A rose to all those organizations, volunteers and donors who used this Christmas season as an opportunity to help those in need and, in doing so, best demonstrated the true spirit of Christmas. The list of all who qualify for this distinction would be an impossibility in that it ranges from large, well-established organizations to smaller groups and even cases of neighbor helping neighbor who together provided food, toys and other acts of kindness for those who are struggling. The need is not confined to one day a year, of course, so we hope these acts will continue to meet the needs of those around us. As Dickens wrote in “A Christmas Carol,” may each of us “honor Christmas in our hearts, and try to keep it all the year.”
A rose of gratitude to all those for whom Christmas was a day of duty rather than a day of celebration. This applies to all those essential workers whose duties are required regardless of holiday. We especially acknowledge our medical workers — doctors, nurses, hospital staff, nursing home personnel and others — for whom the year has been so demanding during this pandemic. Christmas Day found them still at work, caring and comforting those whose circumstances kept them from the family gatherings that give holidays such as Christmas so much of its meaning. We thank you for your important service.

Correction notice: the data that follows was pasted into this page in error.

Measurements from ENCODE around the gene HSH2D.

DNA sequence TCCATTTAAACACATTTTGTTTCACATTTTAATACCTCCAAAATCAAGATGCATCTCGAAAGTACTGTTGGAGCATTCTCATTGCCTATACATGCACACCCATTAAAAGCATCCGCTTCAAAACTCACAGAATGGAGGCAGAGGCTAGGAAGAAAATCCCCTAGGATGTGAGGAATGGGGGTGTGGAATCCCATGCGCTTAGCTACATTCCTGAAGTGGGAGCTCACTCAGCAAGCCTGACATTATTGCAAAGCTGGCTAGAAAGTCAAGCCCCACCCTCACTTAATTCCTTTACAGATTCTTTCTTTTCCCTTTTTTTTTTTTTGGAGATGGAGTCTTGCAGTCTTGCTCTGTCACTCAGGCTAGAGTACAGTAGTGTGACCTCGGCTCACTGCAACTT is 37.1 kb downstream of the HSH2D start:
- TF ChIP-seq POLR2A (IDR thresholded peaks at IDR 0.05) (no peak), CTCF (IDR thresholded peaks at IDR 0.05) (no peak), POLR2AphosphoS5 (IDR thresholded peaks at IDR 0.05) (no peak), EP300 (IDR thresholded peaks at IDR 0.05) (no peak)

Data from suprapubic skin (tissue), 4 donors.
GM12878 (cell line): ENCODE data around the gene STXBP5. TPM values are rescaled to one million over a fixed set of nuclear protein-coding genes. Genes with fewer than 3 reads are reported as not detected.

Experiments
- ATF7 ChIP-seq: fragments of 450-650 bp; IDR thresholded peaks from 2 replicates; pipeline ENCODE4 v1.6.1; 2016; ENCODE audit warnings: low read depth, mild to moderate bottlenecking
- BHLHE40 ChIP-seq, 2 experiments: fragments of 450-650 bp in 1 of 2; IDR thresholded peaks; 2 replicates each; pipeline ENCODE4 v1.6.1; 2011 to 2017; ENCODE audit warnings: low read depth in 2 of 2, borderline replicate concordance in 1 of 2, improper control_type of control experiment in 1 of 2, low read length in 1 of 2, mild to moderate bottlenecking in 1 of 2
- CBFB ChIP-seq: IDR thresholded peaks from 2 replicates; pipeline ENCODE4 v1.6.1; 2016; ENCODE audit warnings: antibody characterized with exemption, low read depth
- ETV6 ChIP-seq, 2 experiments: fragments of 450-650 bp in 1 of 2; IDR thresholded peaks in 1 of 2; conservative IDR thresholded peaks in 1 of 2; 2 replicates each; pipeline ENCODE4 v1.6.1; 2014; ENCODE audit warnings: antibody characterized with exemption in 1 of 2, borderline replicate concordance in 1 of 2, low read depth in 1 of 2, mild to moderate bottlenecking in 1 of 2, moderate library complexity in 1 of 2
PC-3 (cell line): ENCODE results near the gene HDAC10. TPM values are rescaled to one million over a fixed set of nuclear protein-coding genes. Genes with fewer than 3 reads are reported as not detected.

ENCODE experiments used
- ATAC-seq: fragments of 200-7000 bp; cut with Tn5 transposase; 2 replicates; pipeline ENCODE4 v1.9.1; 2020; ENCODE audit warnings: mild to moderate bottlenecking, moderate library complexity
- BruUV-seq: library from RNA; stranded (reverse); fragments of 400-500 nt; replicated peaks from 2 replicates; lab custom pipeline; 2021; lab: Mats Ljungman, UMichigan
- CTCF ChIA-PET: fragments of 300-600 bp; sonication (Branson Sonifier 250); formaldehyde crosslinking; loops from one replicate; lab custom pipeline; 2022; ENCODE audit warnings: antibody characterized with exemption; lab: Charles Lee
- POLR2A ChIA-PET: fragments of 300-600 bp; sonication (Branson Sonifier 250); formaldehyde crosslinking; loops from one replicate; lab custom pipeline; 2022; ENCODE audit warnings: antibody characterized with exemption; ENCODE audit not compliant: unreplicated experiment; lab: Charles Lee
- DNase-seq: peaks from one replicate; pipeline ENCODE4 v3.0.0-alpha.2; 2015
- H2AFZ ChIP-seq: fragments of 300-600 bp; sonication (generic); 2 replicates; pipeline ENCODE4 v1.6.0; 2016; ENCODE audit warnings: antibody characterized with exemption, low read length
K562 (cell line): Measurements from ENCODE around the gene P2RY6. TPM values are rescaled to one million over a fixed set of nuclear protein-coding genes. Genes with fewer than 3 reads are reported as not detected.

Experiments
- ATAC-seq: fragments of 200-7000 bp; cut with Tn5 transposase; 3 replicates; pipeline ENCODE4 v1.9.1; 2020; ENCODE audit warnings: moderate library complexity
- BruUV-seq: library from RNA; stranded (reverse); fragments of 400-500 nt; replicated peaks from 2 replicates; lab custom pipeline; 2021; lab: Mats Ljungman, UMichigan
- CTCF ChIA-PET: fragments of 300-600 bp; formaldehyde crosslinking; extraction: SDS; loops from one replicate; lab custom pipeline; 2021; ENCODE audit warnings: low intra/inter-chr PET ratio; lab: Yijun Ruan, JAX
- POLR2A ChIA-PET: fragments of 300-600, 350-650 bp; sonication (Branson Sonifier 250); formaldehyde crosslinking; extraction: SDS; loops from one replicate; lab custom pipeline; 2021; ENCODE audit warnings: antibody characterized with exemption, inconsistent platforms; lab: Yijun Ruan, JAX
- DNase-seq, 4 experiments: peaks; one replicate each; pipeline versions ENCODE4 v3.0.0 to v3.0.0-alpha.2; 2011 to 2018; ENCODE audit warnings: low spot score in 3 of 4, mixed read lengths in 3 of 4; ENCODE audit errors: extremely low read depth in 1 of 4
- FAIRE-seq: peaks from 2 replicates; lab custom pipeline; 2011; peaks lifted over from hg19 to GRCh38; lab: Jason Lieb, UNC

A rose to all who remain vigilant as we await the widespread availability of the COVID-19 vaccine that will hopefully put an end to the deadly pandemic. While some in the Golden Triangle have already received the first of the two-dose vaccine, it will be months before it is available to the masses, which means the spread of the virus remains a serious threat. Let’s not let our guards down as we await the vaccine, however. We urge citizens to resist the urge to gather in large groups for New Year’s celebrations this year. The self-discipline we show Thursday may well dictate how “happy” the new year that begins Friday will actually be. Let’s do all we can to end the year on a healthy note.